According to him, firms were taken through trainings, debated the appropriate market structure to be used while the exchange further went through the approval of the SEC in the selection process.
The 10 market makers were also allowed to the select a basket of quoted companies in which they would provide the desired level of liquidity via a draw.
Market makers provide liquidity to securities through provision of bid and offer prices in the trading system of a stock exchange. They ensure a fair and orderly market in their securities of responsibility and assist in the effective functioning of the overall market.
Oil Firms Telcos Set For NSE
Also, the number of listed companies on the main board of the NSE is expected to swell in the weeks ahead as top players in the oil and gas, telecommunication sectors of the Nigerian economy have indicated interest to list on the Exchange.
Head of Listing and Retention of the NSE, Mrs. Tarba Peterside, told THISDAY at a news briefing last week that the exchange has received firm commitment to list from oil and gas and telecommunication firms since the introduction of its new listing rules.
THISDAY also reliably gathered that the NSE had a dinner with major telecommunication companies in Lagos last week where it further cemented their planned listing on the NSE.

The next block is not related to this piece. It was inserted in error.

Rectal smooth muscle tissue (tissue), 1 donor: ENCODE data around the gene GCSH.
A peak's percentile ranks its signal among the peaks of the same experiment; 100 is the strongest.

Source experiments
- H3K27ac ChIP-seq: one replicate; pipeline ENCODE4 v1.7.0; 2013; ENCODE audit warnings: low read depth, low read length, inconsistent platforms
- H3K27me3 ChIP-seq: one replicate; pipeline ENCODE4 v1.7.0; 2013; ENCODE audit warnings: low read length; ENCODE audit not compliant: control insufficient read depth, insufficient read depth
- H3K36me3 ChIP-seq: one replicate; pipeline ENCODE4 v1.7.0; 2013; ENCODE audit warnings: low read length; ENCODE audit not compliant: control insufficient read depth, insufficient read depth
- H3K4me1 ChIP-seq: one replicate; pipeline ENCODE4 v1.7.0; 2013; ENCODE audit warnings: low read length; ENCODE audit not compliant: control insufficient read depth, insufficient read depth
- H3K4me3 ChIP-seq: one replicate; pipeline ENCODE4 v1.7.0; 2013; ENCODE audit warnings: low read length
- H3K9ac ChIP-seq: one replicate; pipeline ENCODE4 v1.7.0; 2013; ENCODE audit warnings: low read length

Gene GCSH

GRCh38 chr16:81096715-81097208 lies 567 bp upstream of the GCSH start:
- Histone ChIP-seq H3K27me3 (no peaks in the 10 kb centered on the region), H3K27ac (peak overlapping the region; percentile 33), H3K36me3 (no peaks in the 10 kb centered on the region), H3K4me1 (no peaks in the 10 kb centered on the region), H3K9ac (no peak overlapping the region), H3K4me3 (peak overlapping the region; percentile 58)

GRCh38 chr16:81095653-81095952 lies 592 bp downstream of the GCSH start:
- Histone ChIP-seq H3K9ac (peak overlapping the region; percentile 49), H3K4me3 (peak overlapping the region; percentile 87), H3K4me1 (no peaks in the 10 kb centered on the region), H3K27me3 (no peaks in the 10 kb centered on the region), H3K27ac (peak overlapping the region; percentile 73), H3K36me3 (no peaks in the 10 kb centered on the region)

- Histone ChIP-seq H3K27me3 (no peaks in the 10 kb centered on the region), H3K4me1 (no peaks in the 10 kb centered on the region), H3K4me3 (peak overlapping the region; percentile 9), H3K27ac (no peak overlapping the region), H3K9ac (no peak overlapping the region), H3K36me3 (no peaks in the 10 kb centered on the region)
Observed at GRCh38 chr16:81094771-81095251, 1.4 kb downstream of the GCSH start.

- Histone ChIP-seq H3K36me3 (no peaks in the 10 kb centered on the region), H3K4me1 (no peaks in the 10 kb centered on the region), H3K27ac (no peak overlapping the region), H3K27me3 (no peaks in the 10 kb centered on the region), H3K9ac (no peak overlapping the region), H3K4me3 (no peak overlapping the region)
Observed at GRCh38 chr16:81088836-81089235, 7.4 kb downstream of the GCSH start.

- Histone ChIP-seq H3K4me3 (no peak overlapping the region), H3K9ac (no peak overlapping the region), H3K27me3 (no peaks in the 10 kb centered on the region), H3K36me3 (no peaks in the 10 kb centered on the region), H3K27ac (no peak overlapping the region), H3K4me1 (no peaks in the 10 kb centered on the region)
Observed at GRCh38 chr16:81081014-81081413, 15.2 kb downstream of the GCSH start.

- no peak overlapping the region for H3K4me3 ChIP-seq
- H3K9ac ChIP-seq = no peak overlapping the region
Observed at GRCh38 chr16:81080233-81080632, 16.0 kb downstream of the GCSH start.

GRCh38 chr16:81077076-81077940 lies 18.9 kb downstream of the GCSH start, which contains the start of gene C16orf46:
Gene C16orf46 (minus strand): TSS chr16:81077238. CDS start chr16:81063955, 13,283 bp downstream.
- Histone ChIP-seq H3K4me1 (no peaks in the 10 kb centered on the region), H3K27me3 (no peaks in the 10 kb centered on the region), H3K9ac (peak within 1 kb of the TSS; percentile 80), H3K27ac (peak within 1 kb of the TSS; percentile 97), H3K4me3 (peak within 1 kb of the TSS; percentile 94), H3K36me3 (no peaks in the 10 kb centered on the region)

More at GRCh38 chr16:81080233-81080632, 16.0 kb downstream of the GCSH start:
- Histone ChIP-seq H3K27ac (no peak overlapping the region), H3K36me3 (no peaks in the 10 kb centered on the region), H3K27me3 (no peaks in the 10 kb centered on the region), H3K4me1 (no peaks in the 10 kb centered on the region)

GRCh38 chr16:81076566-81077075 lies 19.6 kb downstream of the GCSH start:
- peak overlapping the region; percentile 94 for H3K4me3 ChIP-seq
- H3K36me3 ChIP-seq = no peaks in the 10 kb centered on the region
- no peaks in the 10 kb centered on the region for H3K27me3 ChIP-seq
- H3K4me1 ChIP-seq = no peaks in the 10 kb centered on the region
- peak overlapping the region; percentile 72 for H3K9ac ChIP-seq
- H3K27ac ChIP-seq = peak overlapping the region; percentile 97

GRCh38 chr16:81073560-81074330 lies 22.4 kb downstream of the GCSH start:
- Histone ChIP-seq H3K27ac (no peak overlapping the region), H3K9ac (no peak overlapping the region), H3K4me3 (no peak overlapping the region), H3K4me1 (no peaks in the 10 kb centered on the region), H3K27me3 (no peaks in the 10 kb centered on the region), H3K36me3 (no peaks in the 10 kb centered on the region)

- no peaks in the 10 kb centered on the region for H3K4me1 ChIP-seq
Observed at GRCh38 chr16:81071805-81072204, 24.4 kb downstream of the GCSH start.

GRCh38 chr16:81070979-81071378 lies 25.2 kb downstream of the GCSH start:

Peterside added that four sectors were major priority in its quest to attract new companies to the NSE adding that the NSE received confirmation from 20 companies that will list on the Exchange this year.
She said: “We are also getting in touch with a number of companies, explaining to them the value proposition of being listed on the NSE. To find out how we can bring them to participate in the market, to help them create wealth and have access to proper capital formation.
“There are so many things we can do and are already doing to attract companies to come to the market. We are building a strong pipeline and really, the decision as to when a company comes to the market is dependent on the company. Companies look for market conditions that are perceived as being favourable to them. Our job is to make sure that the pipeline is reached and when they are ready they get listed.”